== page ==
UK mental health act changed to make “swine flu” vaccine refusal reason to be detained in hospitals
Temporary changes have been made to the UK Mental Health Act in response to the “swine flu” pandemic to allow people with suspected mental health issues to be quickly detained, and on the assessment of only one doctor and not two as usual, under the pretext of fears of upcoming staff shortages due to the pandemic emergency.
The change in the law opens the door to allowing people who refuse the “swine flu” vaccine to be declared paranoid and summarily sectioned (and thus forcibly drugged) under government guidelines.
Swine flu prompts changes to Mental Health Act
Wednesday 23rd September 2009
The government plans to rush through measures allowing people with suspected mental health issues to be quickly detained because of fears over staff shortages in any forthcoming swine flu outbreak, it has been revealed.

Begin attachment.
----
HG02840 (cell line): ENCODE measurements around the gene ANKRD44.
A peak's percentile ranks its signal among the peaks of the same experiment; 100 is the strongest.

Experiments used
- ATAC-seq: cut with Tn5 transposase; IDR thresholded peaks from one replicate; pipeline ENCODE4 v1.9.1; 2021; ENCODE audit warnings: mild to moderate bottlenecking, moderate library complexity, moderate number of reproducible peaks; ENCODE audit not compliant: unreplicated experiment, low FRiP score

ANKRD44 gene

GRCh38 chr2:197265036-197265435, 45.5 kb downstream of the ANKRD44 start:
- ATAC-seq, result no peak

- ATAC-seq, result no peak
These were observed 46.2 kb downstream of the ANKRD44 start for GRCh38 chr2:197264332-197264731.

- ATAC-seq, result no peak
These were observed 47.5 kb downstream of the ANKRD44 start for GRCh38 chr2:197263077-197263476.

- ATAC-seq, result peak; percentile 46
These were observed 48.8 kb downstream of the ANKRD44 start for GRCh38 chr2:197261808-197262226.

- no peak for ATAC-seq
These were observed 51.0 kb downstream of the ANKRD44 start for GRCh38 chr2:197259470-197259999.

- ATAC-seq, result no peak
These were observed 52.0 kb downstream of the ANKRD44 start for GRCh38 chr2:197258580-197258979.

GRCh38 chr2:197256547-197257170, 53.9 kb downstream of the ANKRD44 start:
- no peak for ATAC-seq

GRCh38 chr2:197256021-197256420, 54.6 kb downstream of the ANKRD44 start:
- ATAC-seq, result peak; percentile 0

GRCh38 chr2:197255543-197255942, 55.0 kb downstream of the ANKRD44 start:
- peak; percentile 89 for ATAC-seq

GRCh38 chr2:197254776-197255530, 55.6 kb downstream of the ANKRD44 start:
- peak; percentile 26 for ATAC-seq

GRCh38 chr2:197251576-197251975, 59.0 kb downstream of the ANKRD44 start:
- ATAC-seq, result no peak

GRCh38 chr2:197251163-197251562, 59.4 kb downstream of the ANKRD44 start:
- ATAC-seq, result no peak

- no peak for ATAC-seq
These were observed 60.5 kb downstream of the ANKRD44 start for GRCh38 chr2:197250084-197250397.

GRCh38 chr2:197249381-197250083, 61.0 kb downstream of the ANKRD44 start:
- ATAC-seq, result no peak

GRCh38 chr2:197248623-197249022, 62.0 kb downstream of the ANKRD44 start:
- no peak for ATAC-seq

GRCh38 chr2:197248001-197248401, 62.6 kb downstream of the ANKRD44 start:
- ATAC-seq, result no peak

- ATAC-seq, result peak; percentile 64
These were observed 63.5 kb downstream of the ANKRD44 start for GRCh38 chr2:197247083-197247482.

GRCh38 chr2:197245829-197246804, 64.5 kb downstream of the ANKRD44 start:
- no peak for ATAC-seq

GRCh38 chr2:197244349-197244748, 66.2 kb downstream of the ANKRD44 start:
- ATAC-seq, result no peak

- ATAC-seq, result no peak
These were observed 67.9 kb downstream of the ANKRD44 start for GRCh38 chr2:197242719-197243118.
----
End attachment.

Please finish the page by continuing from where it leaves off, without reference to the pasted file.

The temporary changes to the Mental Health Act, as laid out in an unusually short consultation lasting just one month, would mean it would only take one doctor, rather than two, to have a person sectioned and put on medication without their consent.
The measures could have a serious effect on the thousands of patients with psychiatric issues who currently live outside state care, meaning many could be detained against their will on the word of just one health professional.
With very little information on the proposed changes published, many mental health experts have warned the government that they risk side-lining an already vulnerable community and have called on it to spell-out the full raft of changes proposed in the consultation.